This lesson is one that should follow units on the Declaration of Independence, the Revolutionary War and Articles of Confederation. It takes place during the instruction of Article III of the Constitution. Students will understand that how judges acquire their offices and then maintain those positions may affect their ability to be impartial in their judicial decisions. Specifically, students will read and evaluate court cases and the impact the decisions rendered, have had in shaping public opinion against an independent judiciary.
History Social Science
8.2 Students analyze the political principles underlying the U.S. Constitution and compare the enumerated and implied powers of the federal government.
8.2.7 Describe the ways in which the American ideal of constitutionalism preserves individual rights.
8.3 Students understand the foundation of the American political system and the ways in which citizens participate in it.
8.3.6 Describe how the Constitution provides numerous opportunities for citizens to participate in the political process.
Key Ideas and Details
1. Read closely to determine what the text says explicitly and to make logical inferences from it; cite specific textual evidence when writing or speaking to support conclusions drawn from the text.
2. Determine central ideas or themes of a text and analyze their development; summarize the key supporting details and ideas.
3. Analyze how and why individuals, events, and ideas develop and interact over the course of a text.
Integration of Knowledge and Ideas
8. Delineate and evaluate the argument and specific claims in a text, including the validity of the reasoning as well as the relevance and sufficiency of the evidence.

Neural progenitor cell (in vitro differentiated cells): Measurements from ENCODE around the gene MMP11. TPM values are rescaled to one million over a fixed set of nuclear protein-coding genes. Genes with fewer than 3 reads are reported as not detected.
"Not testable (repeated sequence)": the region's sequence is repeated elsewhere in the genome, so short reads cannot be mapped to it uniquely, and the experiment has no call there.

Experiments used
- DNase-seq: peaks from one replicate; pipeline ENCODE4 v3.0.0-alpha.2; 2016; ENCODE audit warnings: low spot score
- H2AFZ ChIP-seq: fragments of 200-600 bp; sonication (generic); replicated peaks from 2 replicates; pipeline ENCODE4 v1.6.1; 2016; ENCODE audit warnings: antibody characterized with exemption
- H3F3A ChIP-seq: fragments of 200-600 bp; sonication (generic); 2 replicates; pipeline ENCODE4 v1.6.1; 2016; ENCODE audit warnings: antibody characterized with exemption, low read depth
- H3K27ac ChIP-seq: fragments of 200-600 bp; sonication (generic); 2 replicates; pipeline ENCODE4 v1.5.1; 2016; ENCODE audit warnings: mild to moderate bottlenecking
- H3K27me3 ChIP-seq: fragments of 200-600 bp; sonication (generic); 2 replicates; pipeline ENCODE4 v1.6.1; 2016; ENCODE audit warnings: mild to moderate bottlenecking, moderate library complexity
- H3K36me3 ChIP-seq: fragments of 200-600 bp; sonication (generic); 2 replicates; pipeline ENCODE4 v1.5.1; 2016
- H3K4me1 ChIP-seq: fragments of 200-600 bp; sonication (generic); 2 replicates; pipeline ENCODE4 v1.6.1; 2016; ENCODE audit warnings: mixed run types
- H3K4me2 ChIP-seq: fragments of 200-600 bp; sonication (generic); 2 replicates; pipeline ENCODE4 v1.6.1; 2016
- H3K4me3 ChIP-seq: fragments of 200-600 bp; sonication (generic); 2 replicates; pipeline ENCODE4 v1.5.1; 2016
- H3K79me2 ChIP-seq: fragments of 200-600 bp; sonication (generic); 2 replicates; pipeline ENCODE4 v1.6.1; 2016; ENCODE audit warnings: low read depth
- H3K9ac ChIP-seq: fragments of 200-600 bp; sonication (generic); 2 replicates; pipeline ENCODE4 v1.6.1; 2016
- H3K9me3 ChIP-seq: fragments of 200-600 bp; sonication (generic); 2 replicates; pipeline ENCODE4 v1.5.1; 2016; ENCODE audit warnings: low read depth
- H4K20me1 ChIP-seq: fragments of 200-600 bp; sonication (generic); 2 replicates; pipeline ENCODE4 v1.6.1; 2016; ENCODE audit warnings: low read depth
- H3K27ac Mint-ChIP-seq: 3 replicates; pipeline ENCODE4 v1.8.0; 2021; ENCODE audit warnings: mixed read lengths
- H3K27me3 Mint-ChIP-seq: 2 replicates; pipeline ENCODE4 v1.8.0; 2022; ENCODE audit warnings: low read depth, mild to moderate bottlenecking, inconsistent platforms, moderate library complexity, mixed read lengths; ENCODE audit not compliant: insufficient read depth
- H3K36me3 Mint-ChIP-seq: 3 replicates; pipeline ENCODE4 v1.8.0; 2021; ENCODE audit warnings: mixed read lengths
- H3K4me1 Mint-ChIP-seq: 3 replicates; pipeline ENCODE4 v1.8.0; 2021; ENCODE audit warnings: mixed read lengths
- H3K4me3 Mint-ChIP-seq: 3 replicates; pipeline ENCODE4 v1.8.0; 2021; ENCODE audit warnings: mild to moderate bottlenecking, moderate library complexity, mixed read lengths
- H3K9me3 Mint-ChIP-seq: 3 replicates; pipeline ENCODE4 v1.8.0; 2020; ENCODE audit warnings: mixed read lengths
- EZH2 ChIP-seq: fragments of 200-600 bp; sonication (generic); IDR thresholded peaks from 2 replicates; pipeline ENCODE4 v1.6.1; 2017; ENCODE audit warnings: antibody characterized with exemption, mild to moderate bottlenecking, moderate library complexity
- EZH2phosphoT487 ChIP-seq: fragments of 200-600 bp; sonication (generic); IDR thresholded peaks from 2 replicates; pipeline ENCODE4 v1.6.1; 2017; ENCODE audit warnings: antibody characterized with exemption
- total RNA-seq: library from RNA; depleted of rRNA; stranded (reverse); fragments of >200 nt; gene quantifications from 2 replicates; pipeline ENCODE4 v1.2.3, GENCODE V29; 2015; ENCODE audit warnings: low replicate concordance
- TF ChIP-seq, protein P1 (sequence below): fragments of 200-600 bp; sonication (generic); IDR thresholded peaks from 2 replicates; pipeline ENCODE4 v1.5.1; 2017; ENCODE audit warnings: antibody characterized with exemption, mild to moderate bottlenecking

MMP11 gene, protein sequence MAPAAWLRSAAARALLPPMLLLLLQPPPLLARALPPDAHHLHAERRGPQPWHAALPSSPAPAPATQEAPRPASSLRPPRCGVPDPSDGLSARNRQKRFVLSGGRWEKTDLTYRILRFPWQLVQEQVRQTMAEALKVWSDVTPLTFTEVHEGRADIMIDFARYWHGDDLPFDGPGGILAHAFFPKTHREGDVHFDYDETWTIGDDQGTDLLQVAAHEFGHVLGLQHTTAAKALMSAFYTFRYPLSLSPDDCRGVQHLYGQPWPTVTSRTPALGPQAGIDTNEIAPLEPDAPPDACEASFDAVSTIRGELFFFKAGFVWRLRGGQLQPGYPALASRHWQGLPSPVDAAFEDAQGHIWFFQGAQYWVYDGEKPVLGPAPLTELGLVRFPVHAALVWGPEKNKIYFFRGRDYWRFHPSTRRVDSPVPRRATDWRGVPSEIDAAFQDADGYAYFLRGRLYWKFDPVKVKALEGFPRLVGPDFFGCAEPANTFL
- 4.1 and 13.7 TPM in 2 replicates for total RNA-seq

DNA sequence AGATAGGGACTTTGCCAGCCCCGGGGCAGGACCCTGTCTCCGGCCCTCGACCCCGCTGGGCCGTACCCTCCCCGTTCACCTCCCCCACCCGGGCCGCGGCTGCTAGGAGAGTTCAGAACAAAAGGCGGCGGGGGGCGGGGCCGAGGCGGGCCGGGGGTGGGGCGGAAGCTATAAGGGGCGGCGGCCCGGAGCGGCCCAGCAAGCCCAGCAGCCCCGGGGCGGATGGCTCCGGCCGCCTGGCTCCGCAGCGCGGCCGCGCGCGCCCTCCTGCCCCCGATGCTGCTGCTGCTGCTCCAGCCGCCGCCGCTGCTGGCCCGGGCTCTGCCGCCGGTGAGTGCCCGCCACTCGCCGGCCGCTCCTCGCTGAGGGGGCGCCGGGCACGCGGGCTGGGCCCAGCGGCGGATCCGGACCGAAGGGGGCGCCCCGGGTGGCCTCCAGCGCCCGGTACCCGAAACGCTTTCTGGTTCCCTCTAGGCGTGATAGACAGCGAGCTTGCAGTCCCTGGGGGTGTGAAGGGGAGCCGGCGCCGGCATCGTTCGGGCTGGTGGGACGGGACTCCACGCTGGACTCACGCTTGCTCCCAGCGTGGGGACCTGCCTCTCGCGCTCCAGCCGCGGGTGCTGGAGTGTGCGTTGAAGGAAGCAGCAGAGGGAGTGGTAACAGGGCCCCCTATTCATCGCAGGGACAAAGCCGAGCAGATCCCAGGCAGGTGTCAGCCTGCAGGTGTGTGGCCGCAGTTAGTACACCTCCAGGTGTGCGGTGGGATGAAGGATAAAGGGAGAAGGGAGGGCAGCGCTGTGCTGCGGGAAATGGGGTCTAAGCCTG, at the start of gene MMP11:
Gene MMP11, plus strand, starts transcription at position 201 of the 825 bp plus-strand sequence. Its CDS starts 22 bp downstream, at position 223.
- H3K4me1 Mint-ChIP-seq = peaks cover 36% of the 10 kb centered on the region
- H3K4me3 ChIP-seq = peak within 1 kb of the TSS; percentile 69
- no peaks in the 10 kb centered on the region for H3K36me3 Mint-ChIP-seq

Range of Reading and Level of Text Complexity
10. Read and comprehend complex literary and informational texts independently and proficiently.
Higher Order Thinking Questions:
Students will be evaluated through informal checks for understanding, teacher observation, self-reflections, and performing an authentic task (GRASP) evaluated by a rubric.
This lesson should be divided into 1 or 2 class periods per teacher discretion and student need. Group-work roles and expectations should have already been discussed, set and used prior to this activity.
|Taking a Stand on Key Questions.
||View evaluate the following questions:|
1. Should judges consider more than just what the law states when making a decision?
2. Should judges be elected into office?
3. Should public opinion influence a judge’s decision?
Students choose a corner of the classroom and take a stand; agree, disagree, strongly agree, and strongly disagree, then verbally support their decision.
Standards, definitions, and goals
|Teacher explains the daily objective.
Explains differences between Federal and State judges, gives worksheet and explains student partner work.
|Student’s copy standards, definitions, and answer prompt into notebook.
Student’s view movies clip and discuss teacher lead questions.
|Miracle on 34th Street movie clip and answer question in notebook.
Students view movie clip and respond to two questions.
|Teacher will give instructions for student essay concerning an independent judiciary.||Students will review their case and notes and begin essay.|
Special Needs of students are considered in this lesson:
Students are put into flexible partnerships that will benefit learning for all types of learners and special needs. Hands-on learning with plenty of visuals, opportunities for movement, verbal, written, and nonverbal expression, and multiple learning modalities are available within the context of this lesson. The opportunity for student choice creates an embedded differentiation opportunity as well as student ownership of learning.
• Students could comment on current issues such as the Prop 8 decision of the court.
• Students may debate the pros and cons of an independent judiciary.
• Students find news articles, of similar issues.
• Students discuss what part fairness plays in the rule of law.
• Students discuss the advantages and disadvantages of no tolerance laws.
Materials and Resources Needed:
Outline of Unit Plan:
This unit is designed to focus on eighth grade standards in Social Science. These include: student learning, analysis, and understanding the basic political principles of the United States Constitution. Students also, begin to develop the ability to assess primary and secondary sources and draw sound conclusions from them.